How does one go from not having a record, able to get guns, then go on a shooting rampage? It doesn’t happen overnight… many people are exposed to these warning signs way before the actual event. We watch it happen in disbelief, unable to believe that someone we could know or even love is capable of doing the unthinkable.

It’s a place none of us want to find ourselves, and being a spectator of this downward spiral is even more disheartening… because the ones who manage to dash over that line are generally incapable of recognizing the behavior because they’re NOT crazy – they’re sick.

I went through this with my first husband Dan, who was mentally ill when I didn’t even know it. I thought he was working through understandable emotional issues from his childhood, I had no idea there was something physically wrong with him to spur on “crazy” behavior.

What a revelation it was to me years later to find out that this was a misfiring in his brain that meant through therapy and medication he could be *better*. And by that point I knew that nothing else would stop the downward spiral until he self-destructed completely.

It was a life raft that I know in my heart too many people never get thrown. They end up lining the streets as the homeless or populating jail cells and self-medicate with alcohol, drugs and other equally self-destructive vices. Meanwhile spectators from the safety of their “non-crazy” lives are willing to dismiss this troublesome or frightening behavior as some sort of personal failure rather than a symptom of a tormenting mental illness.

In the same way we dismiss others as crazy, we try to assign our own mental attributes onto them as if they are sane… or at least as sane as we think we are.

It’s as fun to judge these sad souls as it is to watch them stumble and fall… which is why Lindsay Lohan, Britney Spears, Mel Gibson and Charlie Sheen dominate the headlines whenever they act as crazy as we as a society have already decided they are.

I find it all terribly, terribly sad. Because I know it’s all terribly, terribly unnecessary.

And I think if anyone ever really understood mental illness they’d never fling around the word “crazy” as some dismissive label to stick on anyone we don’t understand.

Mental illness is nothing to laugh at – OR dismiss.

In fact, by dismissing this behavior as just generic “crazy” we in fact validate this disturbing behavior and encourage it to get worse. And it will get worse. Nothing tests the boundaries like true “crazy”. It will keep erasing that line on the sidewalk and marking it further and further until someone is brave enough and strong enough to put a stop to that behavior.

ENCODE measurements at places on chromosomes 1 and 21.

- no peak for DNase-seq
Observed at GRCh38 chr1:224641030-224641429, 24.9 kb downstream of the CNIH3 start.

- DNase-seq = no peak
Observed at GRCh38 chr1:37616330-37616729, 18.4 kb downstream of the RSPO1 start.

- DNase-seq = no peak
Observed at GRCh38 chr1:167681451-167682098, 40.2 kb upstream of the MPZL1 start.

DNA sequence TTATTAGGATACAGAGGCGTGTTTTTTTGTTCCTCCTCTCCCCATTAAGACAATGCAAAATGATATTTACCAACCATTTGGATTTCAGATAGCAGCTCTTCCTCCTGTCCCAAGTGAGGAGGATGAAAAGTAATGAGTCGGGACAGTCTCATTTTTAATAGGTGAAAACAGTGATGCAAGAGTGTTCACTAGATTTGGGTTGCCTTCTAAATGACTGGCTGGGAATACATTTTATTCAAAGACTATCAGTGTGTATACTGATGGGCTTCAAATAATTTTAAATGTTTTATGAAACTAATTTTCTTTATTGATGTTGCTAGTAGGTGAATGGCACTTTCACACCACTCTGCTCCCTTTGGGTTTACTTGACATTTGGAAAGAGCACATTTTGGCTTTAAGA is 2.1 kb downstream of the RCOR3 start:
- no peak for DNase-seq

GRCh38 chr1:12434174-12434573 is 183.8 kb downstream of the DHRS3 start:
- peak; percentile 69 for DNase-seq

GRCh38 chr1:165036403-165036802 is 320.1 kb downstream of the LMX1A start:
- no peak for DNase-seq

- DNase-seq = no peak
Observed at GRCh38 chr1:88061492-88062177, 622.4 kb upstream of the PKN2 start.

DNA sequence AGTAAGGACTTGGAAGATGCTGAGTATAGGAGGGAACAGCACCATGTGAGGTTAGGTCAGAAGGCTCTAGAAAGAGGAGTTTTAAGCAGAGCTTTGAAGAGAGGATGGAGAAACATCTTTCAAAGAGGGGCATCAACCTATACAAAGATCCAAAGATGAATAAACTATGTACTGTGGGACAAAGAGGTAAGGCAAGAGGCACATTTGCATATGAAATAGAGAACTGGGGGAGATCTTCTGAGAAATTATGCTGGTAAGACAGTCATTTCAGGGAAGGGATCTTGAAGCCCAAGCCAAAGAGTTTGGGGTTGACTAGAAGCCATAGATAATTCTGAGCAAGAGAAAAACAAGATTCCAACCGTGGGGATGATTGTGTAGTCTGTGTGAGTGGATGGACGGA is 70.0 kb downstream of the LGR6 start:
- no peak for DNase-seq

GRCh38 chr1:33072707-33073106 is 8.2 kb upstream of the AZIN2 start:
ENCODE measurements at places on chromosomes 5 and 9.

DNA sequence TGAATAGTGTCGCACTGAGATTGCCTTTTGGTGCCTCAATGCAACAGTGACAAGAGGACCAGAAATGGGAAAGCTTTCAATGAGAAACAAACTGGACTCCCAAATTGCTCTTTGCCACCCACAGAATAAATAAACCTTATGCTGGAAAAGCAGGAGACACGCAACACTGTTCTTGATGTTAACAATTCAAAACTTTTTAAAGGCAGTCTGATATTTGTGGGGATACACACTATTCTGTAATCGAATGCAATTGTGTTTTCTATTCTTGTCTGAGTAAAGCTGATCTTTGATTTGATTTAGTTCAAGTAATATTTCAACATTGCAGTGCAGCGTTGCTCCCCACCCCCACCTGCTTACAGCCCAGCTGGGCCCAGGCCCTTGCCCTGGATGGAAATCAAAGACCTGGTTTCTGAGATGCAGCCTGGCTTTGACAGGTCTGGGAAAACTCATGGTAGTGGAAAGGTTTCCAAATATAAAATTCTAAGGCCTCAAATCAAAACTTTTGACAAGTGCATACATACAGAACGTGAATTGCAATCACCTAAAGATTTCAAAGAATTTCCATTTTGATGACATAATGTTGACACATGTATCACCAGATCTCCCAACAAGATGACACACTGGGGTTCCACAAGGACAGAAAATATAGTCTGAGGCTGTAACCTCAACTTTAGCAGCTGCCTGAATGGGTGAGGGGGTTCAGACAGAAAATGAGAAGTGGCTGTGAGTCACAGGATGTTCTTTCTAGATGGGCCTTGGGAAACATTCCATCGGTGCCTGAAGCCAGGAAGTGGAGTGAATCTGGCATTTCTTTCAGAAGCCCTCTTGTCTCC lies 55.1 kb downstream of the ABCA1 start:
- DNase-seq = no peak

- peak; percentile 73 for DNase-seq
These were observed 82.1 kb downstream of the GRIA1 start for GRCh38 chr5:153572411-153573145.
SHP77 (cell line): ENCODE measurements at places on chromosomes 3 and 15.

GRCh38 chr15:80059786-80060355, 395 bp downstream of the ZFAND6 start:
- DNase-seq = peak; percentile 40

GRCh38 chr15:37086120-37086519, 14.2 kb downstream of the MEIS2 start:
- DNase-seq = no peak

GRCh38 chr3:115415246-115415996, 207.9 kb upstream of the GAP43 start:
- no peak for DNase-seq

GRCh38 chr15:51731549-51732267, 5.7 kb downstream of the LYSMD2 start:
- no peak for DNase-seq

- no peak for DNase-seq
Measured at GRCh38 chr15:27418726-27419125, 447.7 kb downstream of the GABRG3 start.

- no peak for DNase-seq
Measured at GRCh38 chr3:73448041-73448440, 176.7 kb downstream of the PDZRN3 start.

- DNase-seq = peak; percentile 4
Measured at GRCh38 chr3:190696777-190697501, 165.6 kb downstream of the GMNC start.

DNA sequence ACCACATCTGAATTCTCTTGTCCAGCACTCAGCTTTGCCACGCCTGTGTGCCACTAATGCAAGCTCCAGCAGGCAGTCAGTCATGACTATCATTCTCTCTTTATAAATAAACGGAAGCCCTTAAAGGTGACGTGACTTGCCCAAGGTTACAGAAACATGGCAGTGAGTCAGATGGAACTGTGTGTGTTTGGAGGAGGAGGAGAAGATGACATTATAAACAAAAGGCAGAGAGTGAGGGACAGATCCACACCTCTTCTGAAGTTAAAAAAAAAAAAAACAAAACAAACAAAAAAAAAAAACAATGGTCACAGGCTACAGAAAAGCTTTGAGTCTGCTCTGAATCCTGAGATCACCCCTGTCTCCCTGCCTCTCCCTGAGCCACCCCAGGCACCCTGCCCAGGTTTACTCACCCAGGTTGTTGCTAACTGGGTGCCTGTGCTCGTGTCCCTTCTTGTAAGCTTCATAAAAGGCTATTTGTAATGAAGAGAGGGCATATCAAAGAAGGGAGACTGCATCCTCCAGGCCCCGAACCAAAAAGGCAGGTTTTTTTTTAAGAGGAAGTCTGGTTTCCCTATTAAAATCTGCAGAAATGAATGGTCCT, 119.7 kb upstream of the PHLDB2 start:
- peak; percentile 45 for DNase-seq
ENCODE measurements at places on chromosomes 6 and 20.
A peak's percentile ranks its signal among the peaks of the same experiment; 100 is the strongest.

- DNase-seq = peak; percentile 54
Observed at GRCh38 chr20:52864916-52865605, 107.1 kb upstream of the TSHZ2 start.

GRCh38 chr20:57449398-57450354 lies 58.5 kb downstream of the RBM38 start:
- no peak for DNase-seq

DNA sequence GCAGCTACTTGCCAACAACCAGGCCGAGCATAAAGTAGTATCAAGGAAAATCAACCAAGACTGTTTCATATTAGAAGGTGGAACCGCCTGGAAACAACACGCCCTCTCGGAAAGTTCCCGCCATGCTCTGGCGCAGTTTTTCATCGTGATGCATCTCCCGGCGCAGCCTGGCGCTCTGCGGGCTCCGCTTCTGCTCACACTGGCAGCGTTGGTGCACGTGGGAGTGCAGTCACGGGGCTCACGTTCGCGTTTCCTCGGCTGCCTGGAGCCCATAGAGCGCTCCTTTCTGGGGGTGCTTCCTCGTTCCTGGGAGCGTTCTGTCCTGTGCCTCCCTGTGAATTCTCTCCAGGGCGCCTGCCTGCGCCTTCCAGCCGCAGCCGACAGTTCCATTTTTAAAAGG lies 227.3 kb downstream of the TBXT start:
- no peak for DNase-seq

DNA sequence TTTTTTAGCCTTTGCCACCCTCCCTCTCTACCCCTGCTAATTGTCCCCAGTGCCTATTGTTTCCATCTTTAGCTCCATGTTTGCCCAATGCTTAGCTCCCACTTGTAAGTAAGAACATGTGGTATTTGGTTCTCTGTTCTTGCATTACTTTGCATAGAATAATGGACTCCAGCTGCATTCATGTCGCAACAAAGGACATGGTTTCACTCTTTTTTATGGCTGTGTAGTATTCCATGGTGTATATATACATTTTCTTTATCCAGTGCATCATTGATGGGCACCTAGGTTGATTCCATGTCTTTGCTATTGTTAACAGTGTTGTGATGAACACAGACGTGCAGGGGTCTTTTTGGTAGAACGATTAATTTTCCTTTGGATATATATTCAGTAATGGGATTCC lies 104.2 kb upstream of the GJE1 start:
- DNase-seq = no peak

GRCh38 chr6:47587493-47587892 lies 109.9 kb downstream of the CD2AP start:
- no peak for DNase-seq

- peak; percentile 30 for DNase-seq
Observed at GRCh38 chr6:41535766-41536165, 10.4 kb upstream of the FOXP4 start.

It has to be someone outside of the individual, because they are too ill to make this determination for themselves.

And, just as a personal aside, anyone who encourages the deranged delusions of someone who is seriously mentally ill just to make a buck should be ASHAMED of themselves certainly – but I would make an argument that legal charges should be filed if these sick individuals act on any behavior these charlatans encouraged.

Because we have an equal part in the “crazy.” If we witness this troubling behavior and do nothing, not only will the mentally ill person be a danger to him or herself, but we will be an accomplice to the behavior we could have alerted someone else to before it went too far.

This is especially true of anyone who is married to or related to someone who is so clearly off the rails.

Love them enough to get them the help they are not well enough to know they need.

Some are quite adept at manipulating health care providers to fly *just under* the radar (and IMO are even MORE dangerous because they’re at least sane enough to know how crazy they are), but those who live with these folks day in and day out KNOW what’s going on.

I’ve been there. I know. I know the excuses that you make. I know the way you use yourself as a barrier between the person you love and the world around them. I know that you are equally tormented because you don’t know what it’s going to mean for your life and your family if you have to take drastic measures (like getting someone committed so they can get the extensive 24/hour care they need ASAP).

It’s scary. I get that.

But I can promise if you don’t get help for them somewhere down the line they will do something so extreme, so unequivocally crazy your choices will be taken away from you in the same way that your loved one’s will be taken away from him or her. That prospect is a lot scarier.

Especially when it becomes a legal issue you will be considered an accomplice to the behavior for your failure to properly meet the needs of this person when they needed you most.

If strangers are stepping in, take the hint.

So if you are anyone you love are facing some very upsetting mental disturbances, reach out for help. Don’t cross a line that cannot be uncrossed.

Sometimes the most loving thing you can ever do is to make the hard choice for someone who isn’t able to make choices for him or herself.

And if you’re lost in your own head and you are having a hard time deciphering fantasy from reality… know that I don’t think you’re “crazy.”

I think you’re sick.

I know it’s easier to believe those things you want to believe, but nothing good comes from fixating on a fantasy. The more you need to deny reality to make sense of your delusions, the more you risk the people around you. Nothing is worth the reality you already have.

Please, PLEASE get help.